I have a special kind of respect for a good leadoff hitter. I think this stems from the fact that ever since I started playing tee ball at the age of seven, I knew I wasn’t a power hitter. I was short then and am short now (barely 5’6). But I always had a knack for getting on base. In tee ball, I’d always make sure to hit the ball to third, knowing that 99% of kids that age couldn’t throw the ball across the diamond. A year later during my first season of live-pitch baseball, my coach made me bunt most of the time, which I hated doing but also knew worked because no eight-year old really practiced fielding bunts. And for the rest of my baseball career, I walked. A lot. I always had a small strike zone and I took advantage, knowing that I never was big enough to hit that homerun. I took some pride in this self-awareness though I never deluded myself into thinking that this mundane skill would ever receive much attention or praise. But I wanted to give the team a chance to score some runs.
So it seems odd to me looking at the Diamondbacks-Cubs matchup and seeing Chris Young and Alfonso Soriano atop their respective batting orders. They may be able to steal some bases but neither are good candidates to be in that spot.
Taking into account all plate-appearances in the regular season, Major League hitters in 2007 batted .268 and got on base at a .336 clip (this is including pitchers batting, mind you). Soriano hit a well-above average .299, but barely reached the MLB average in OBP (he had a .337). It’s even worse for Chris Young, who batted a pretty pathetic .237 and had an even uglier OBP of .295. These guys don’t seem to have any business batting leadoff for division champs facing off in the playoffs.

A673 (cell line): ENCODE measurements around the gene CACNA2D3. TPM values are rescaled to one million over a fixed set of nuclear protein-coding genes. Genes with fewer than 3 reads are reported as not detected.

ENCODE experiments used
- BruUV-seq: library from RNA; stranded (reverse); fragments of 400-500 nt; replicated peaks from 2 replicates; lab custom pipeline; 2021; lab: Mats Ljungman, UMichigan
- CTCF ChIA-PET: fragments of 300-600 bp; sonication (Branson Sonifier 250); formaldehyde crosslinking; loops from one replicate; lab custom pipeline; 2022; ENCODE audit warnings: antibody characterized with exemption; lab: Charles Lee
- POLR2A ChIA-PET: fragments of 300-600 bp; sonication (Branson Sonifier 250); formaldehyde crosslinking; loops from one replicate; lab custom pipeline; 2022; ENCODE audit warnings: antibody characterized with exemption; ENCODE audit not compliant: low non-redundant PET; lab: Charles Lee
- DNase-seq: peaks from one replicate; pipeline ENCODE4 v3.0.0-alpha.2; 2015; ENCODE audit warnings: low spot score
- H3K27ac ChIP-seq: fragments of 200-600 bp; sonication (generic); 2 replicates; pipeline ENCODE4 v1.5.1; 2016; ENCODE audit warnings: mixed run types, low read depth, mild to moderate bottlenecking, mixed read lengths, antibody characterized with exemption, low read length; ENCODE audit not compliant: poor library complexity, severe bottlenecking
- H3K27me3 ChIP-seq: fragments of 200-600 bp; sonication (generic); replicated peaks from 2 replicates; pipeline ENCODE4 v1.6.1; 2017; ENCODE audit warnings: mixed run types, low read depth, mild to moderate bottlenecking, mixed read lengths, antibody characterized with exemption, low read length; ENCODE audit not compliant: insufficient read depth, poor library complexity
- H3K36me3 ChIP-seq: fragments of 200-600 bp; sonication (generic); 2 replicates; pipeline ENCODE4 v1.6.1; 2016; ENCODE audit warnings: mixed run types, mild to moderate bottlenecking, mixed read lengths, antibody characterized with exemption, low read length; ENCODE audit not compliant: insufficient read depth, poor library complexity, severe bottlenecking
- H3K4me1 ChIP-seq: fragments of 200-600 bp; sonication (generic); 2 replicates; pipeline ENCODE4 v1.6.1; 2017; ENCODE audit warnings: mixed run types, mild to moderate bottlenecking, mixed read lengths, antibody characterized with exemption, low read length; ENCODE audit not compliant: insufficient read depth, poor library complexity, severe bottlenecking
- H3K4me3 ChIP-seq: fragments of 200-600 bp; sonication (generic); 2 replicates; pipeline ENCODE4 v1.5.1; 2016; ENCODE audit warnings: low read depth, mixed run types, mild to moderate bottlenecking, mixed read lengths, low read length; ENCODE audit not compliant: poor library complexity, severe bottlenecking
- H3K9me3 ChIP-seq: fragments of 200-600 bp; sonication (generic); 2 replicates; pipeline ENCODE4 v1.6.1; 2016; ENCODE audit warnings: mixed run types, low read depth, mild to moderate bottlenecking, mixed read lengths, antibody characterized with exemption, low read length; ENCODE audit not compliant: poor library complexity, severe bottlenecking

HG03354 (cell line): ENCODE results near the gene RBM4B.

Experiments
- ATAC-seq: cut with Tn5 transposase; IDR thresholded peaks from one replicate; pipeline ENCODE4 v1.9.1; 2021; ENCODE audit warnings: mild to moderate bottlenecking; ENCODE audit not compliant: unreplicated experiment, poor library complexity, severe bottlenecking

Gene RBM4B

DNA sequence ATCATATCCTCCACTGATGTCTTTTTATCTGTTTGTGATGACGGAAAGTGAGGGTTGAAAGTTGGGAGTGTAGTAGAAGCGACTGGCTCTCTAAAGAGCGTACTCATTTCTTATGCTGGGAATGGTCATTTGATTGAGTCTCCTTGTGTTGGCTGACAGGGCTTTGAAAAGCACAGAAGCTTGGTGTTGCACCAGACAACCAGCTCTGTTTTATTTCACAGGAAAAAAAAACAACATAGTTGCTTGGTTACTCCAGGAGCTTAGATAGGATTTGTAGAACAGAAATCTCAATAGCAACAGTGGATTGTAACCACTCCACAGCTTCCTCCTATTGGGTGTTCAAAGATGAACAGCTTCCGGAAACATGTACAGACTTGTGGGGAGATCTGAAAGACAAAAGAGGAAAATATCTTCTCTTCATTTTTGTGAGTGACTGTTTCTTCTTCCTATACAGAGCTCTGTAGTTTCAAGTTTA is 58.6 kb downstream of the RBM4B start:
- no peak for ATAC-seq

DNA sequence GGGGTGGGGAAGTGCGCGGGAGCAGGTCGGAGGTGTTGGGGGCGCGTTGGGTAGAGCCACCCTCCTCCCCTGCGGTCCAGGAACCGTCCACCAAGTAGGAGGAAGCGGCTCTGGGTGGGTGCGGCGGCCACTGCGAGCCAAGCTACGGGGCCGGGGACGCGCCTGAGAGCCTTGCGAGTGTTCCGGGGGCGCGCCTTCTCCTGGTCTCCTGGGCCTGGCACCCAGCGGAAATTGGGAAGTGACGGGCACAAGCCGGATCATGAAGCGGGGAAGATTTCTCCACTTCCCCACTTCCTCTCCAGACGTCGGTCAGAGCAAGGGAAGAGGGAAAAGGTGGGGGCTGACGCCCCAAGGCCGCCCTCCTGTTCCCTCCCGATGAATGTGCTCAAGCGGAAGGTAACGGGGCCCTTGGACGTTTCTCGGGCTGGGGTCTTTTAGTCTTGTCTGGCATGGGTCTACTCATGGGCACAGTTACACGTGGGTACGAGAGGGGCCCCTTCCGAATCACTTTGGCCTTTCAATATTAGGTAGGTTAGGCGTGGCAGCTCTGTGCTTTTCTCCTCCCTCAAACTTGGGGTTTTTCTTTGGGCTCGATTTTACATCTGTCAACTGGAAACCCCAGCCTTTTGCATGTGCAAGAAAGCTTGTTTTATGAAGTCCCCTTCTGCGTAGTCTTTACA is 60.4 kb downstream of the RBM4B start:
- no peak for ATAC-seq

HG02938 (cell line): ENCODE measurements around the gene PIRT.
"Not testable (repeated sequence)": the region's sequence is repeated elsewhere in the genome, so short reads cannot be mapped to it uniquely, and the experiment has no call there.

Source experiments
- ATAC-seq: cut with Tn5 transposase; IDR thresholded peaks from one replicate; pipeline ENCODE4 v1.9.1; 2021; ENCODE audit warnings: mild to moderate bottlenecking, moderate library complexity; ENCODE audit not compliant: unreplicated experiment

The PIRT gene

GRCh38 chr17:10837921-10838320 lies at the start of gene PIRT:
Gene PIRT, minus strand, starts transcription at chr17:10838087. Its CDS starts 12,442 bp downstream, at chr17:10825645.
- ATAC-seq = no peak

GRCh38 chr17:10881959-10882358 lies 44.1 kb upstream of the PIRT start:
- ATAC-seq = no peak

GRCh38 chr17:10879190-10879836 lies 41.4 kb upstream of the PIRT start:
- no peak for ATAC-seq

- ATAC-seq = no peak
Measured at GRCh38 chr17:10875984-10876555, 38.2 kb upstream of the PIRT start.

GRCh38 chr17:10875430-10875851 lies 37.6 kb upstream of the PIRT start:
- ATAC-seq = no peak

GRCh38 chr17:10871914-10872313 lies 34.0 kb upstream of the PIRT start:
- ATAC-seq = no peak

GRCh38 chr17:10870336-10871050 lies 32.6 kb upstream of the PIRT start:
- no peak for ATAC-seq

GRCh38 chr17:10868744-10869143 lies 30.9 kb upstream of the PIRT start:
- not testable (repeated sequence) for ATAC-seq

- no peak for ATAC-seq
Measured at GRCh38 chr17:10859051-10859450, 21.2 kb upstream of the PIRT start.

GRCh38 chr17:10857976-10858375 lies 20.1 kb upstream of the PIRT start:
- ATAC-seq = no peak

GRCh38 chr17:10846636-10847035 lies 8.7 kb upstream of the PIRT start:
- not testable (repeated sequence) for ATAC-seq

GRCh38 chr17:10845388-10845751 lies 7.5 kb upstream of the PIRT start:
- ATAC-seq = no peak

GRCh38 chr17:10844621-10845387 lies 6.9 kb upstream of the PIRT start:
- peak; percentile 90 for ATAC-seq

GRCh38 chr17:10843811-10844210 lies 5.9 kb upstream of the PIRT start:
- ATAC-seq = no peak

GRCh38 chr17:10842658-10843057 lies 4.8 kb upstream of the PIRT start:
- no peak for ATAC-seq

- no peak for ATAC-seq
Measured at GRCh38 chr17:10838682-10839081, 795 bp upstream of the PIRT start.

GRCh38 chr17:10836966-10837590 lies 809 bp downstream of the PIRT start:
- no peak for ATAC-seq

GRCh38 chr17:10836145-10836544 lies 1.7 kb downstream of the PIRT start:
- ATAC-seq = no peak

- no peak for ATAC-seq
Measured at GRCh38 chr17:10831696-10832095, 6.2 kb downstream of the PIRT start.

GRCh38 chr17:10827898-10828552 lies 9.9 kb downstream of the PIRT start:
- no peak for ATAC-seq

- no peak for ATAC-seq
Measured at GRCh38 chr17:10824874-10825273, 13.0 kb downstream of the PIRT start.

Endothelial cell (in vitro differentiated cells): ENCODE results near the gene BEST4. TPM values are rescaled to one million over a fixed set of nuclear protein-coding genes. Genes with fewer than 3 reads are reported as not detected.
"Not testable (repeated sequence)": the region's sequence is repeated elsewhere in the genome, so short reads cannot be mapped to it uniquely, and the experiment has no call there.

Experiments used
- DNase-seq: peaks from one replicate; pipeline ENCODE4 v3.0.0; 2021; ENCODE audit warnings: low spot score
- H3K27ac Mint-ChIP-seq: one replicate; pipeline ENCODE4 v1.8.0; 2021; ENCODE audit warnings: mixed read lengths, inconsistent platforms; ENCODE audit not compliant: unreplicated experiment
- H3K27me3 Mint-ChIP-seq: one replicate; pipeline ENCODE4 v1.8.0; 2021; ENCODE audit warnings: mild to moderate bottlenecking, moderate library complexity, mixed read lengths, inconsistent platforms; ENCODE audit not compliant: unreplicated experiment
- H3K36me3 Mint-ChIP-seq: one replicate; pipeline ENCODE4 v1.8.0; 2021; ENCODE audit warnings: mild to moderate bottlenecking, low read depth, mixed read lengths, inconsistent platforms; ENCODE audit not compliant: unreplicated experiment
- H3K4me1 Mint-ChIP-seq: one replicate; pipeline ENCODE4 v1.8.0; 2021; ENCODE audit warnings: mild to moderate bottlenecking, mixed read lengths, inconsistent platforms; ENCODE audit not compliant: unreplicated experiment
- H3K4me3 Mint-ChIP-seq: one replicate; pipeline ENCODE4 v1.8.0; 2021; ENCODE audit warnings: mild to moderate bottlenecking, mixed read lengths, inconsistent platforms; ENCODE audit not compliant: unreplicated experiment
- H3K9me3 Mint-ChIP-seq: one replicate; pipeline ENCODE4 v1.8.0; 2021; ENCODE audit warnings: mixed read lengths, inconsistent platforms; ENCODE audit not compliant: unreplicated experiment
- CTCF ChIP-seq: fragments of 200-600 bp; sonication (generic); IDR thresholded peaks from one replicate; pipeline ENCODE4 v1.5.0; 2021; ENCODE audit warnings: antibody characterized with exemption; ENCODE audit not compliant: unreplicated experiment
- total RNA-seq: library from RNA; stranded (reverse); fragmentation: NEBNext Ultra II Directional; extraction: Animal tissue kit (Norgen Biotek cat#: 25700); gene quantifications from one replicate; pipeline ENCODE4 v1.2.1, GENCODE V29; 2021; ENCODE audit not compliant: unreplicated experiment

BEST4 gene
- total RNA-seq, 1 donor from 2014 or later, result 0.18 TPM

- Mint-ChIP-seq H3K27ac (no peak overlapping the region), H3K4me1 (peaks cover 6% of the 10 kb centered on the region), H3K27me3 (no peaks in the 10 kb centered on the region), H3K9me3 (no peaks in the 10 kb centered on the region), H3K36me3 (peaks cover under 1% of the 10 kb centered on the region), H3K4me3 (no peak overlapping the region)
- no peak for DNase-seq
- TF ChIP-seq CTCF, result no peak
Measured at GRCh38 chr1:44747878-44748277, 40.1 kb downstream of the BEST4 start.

So why are they?
Despite their lack of patience at the plate, both Soriano and Young are candidates to join the 30-30 club in 2008. Young fell three SBs shy (hit 32 dingers) in 2007 while Soriano hit 33 HRs but still failed to meet fantasy owners’ expectations by swiping only 19 bags, probably due to an early season hamstring injury combined with his quad injury in August. And for some reason, this becomes the first bulletpoint in the resume for those applying to become a leadoff hitter (yeah, I’m still looking at you, Jimmy Rollins). I simply don’t see the benefit of having a leadoff hitter who cannot get on base at a decent clip. And funny enough, it’s not like either the Cubs and DBacks have so many prolific power hitters that they can’t find room for them in prime RBI spots. Both Young and Soriano led their respective teams in homeruns. This all just seems incredibly backwards to me.
Don’t get me wrong, I am always thrilled to see managers and players trying new things. If teams wanted to hit their best hitter first to give him more at-bats, I’d be all for it. But neither Soriano nor Young fit that mold either (I’d argue in favor or Connor Jackson and Aramis Ramirez personally).